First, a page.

However, there are serious limitations of financial accountancy from the point of view of the management. It is on account of these limitations that “Costs Accounting” has been developed for the purpose of management control and internal reporting.

The limitations of financial accounting together with procedures that over come the limitations are given below:

Limitations of Financial Accounting

Overcome By Cost Accounting

Forecasting and Planning

Financial accounts cannot provide information required for future planning. Budget technique of cost accounting   overcomes this hurdle.


Day-to-day decision making like –
  1. Which product mix is the most profitable ?
  2. When to shut down the activity ?
  3. When will the break-even point be achieved?

Cannot be facilitated by financial accounting.

The technique of marginal costing overcomes the decision-making limitation. The management can  make accurate decisions by analysis of the cost incurred / to be incurred.

Control and Assessment

Financial accounting does not provide management with the information required to assess the performance of various departments / persons. The techniques of budgeting and standard costing enable management to perform this function.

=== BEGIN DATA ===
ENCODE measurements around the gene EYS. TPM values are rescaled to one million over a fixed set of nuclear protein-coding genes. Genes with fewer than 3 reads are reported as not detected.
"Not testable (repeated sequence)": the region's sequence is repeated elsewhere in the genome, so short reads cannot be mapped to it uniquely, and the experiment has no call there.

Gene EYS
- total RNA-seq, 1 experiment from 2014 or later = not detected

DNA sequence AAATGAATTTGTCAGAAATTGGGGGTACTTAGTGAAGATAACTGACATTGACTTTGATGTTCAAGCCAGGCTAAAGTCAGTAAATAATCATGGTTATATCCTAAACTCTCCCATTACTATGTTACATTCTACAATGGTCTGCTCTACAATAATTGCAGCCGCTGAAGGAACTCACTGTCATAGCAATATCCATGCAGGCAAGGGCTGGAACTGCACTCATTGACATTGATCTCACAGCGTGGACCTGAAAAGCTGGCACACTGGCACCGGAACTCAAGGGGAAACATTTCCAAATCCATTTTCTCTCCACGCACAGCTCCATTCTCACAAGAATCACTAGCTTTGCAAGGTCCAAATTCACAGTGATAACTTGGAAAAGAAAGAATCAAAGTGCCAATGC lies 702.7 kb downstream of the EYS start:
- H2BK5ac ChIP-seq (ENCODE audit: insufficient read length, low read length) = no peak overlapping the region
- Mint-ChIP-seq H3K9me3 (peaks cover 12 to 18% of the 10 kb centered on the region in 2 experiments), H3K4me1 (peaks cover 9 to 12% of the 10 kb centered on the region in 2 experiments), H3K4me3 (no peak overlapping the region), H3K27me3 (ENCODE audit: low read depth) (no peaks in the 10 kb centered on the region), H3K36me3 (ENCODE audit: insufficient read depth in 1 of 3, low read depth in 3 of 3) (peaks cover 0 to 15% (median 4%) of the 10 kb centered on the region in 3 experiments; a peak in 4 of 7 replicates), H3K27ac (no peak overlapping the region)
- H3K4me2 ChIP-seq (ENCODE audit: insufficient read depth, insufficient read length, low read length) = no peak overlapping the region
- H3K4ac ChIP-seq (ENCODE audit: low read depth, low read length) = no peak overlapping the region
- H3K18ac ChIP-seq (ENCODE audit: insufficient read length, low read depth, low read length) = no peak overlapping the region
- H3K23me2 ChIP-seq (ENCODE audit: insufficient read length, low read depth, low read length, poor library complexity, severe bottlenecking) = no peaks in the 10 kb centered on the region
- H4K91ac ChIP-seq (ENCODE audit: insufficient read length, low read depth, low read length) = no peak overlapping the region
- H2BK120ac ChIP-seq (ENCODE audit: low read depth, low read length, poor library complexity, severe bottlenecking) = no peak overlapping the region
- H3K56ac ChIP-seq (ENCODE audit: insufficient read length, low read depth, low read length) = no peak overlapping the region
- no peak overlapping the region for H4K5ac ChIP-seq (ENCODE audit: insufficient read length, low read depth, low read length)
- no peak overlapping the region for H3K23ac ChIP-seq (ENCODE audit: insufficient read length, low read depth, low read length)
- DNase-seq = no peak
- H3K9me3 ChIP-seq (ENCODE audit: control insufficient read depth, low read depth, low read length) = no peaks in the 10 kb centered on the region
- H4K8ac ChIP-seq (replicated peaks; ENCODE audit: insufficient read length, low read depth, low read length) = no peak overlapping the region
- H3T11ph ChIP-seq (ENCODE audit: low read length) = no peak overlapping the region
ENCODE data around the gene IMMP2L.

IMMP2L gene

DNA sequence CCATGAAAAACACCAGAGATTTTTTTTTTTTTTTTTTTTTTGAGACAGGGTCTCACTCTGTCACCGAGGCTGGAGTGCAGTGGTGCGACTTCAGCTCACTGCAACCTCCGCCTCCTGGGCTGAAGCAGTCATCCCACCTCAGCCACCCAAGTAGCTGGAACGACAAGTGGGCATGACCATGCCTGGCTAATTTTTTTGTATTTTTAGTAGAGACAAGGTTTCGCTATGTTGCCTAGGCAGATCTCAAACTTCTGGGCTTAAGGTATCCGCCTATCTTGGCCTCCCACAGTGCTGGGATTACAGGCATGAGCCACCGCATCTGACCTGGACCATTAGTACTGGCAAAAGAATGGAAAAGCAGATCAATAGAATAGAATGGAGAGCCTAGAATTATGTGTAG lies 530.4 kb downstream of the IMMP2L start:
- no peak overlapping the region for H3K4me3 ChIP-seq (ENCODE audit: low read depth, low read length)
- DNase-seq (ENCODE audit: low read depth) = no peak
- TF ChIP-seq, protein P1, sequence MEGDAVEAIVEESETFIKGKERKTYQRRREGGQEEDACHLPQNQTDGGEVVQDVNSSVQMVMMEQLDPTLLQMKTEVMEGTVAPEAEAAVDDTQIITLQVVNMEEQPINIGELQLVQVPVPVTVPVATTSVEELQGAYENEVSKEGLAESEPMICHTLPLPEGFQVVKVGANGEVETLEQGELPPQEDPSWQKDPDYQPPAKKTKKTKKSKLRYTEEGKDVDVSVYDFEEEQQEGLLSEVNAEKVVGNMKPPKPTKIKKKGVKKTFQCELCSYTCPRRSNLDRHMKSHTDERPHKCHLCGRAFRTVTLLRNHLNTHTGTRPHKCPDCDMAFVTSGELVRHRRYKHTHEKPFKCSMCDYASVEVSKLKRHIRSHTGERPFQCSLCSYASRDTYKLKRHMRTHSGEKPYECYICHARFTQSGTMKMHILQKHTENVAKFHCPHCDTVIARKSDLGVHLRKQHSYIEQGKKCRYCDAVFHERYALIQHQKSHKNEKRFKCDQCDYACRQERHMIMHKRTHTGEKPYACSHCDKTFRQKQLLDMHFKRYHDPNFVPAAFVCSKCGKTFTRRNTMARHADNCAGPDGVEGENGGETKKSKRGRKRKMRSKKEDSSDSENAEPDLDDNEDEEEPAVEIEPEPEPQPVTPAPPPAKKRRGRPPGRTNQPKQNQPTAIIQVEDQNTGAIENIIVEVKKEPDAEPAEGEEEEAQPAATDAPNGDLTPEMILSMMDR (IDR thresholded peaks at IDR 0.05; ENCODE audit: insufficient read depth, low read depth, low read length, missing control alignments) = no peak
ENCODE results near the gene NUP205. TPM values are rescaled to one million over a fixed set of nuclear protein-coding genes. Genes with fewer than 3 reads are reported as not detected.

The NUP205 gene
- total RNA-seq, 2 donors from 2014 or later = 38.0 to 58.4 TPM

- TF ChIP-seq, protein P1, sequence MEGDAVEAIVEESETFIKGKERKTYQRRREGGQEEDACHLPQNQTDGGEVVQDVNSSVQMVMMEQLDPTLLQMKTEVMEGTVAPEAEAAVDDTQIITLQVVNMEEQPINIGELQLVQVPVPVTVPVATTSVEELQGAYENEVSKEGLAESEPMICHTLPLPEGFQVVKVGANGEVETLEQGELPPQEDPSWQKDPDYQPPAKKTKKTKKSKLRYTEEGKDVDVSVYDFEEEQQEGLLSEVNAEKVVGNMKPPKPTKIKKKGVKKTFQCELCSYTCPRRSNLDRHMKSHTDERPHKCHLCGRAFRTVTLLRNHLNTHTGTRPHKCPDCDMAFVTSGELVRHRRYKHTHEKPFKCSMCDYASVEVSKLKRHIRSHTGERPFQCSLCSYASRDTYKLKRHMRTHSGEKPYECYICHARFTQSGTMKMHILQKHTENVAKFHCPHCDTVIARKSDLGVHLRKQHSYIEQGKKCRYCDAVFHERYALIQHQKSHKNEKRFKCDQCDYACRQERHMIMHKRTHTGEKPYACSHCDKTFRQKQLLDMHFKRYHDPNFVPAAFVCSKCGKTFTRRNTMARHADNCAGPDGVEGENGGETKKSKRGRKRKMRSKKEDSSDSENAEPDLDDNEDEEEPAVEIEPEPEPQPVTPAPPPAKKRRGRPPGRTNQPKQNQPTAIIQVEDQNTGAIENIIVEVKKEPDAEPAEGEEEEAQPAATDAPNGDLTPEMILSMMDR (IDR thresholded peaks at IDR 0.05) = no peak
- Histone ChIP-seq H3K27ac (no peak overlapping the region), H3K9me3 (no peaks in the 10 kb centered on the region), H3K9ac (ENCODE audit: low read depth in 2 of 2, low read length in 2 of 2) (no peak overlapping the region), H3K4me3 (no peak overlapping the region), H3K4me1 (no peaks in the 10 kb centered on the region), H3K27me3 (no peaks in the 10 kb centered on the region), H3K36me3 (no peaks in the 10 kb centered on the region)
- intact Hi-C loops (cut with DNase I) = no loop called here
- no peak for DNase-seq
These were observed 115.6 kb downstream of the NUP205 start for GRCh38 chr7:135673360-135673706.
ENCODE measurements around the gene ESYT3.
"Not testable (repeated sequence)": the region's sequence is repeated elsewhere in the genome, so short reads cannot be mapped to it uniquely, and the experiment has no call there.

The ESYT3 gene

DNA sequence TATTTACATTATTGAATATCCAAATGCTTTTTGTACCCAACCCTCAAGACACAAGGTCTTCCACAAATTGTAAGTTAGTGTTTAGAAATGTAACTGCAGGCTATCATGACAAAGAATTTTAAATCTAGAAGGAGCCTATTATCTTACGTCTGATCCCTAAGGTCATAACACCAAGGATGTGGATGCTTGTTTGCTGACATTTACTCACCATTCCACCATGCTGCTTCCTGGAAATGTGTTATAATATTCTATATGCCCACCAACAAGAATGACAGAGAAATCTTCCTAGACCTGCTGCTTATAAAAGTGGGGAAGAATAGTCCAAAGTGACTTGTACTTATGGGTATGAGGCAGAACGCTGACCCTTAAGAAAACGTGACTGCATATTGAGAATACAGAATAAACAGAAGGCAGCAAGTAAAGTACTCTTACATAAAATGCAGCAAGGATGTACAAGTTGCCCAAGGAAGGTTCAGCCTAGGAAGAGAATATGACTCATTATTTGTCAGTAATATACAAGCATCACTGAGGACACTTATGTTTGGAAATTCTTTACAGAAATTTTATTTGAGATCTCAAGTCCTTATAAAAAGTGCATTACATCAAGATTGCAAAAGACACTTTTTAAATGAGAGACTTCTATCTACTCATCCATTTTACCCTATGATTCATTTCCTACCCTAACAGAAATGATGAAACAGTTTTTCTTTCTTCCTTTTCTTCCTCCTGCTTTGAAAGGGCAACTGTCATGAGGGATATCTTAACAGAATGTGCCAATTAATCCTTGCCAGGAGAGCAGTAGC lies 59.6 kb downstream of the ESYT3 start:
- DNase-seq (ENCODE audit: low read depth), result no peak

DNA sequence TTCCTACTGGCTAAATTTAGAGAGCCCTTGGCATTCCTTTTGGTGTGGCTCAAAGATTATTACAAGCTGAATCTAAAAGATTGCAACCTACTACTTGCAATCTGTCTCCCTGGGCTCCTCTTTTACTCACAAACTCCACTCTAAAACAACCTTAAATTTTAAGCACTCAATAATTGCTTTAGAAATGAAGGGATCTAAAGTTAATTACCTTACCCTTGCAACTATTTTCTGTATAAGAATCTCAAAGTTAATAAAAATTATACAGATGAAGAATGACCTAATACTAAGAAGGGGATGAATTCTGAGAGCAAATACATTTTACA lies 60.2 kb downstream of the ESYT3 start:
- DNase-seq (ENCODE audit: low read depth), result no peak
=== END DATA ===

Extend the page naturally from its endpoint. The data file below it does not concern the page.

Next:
Thus the important limitations of financial accountancy namely, lack of analysis of data and absence of yardsticks is very well overcome by cost accountancy.

5.2 Cost Accounting and Management Accounting :

The scope of management accounting is broader than that of cost accounting. In cost accounting, the main emphasis is on cost and it deals with its collection, analysis, relevance, interpretation and presentation for various problems of the management. Management accountancy utilizes the principles and practices of financial accounting in addition to other modern management techniques for efficient operation of the organisation.